This post is adapted from an idea posted on my Instagram feed, where nobody noticed it. I thought it deserved to be grossly overinflated and posted here for a second chance at obscurity.
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The Mundane Moments series of posts is an ongoing effort to dredge my grandfathers’ photos out of the family scrapbooks where they sit unappreciated, and bring them out for contemplation.
Another installment, then:
The setting is a quiet wooden cabin in the Nordic summer countryside, comfortable but spartan. It has been chosen principally for its obscurity, as its occupants have no interest in being observed.
On wooden seats around the big central room sit two greyed, bespectacled men and two women of similar age. The cut of their clothes suggests good fortune, while the tone of their conversation suggests both familiarity and caution.
They are discussing the resumption of a long-halted and extremely successful business relationship in the realm of recorded music.
The men, Benny and Bjorn, are the sellers. They pace, gesture with their hands, consult notes, and bring out the occasional chart or bit of data in support of their proposal — a potential reunion album.
The women, Frida and Agnetha, are the skeptics. They raise questions, point out concerns, glance at each other with ruffled brows, and make points that can’t always be easily countered by the occasional chart or bit of data.
We join them in progress. Some worries have been soothed, while some are newly rising.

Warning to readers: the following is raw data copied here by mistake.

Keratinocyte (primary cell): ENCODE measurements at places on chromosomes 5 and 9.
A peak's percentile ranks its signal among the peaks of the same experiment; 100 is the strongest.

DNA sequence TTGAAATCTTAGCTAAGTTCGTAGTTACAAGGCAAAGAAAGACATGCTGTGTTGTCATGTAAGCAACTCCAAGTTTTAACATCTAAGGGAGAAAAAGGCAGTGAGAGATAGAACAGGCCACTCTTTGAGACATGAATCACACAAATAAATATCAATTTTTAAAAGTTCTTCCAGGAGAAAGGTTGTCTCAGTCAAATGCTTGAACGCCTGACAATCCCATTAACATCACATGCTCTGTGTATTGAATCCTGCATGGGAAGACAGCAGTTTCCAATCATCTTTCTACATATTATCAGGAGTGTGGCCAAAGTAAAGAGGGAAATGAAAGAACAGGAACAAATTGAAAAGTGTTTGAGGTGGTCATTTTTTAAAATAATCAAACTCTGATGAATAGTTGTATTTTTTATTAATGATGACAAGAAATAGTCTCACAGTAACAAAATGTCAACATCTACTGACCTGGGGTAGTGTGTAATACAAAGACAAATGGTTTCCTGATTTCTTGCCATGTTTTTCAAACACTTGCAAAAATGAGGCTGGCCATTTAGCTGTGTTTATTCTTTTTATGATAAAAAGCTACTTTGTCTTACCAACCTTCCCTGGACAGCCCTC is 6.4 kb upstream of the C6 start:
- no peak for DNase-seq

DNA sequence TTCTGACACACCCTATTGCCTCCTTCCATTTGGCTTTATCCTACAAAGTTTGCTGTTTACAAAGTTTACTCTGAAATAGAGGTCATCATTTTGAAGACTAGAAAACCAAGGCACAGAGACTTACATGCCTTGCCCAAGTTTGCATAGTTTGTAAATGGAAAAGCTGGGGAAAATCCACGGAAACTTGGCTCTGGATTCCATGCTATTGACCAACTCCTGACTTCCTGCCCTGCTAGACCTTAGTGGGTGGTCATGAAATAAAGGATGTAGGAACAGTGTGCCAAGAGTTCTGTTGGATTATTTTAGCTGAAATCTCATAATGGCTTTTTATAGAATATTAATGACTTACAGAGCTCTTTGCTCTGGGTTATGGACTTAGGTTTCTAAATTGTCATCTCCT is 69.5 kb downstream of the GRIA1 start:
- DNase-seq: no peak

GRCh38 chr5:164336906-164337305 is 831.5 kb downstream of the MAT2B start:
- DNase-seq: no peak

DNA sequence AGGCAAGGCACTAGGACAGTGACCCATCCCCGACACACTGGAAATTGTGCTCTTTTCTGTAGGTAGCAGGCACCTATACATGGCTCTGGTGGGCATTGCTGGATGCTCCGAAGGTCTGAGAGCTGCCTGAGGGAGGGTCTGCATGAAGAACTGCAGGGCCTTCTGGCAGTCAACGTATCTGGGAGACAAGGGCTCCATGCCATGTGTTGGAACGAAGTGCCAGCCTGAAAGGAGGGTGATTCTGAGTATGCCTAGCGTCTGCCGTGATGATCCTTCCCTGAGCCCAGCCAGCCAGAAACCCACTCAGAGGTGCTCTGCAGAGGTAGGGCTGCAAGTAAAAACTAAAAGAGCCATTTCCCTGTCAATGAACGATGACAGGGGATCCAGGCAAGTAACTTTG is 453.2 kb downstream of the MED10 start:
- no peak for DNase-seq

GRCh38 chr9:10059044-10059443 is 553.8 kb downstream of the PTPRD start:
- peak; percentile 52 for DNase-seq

“A comeback at this age worries me. We are so old. We are grandparents,” Agnetha says, and all four flinch gently in the way people sometimes do when reminded of advancing age.
“Will we seem out of touch?” Frida adds. “Will the kids have any interest at all? Why would they want to listen to people our age? We might fall flat.”
“We have the songs, as strong as ever. Benny and I have been seeing to that over the past eight months,” Bjorn replies, his voice solid with certainty. “We have cultural momentum also: The most popular pop producer and songwriter in the world is a Swede like ourselves.
“But most of all, we have a lasting popularity all over the world that very few performers have ever attained. Our songs are played at clubs and weddings every night, while the work of many of our contemporaries goes by the wayside. Our music appears on Broadway, and people flock to Broadway. Our music appears in movies, and people flock to the theater.
“There is no need to be modest among ourselves about what we have built. We split apart before we could make bad music, so our legacy has never been tarnished. Our group is to pop music what Moet et Chandon is to champagne, or what Rolls-Royce is to motor vehicles. We are the gold standard. We were then. We still are.”
Frida nods; but something in the mention of gold has stirred an objection in her.
“We do not need the money, and at this point in my life, I do not need anyone to think I do,” she says. “Why should I open myself to that public speculation?”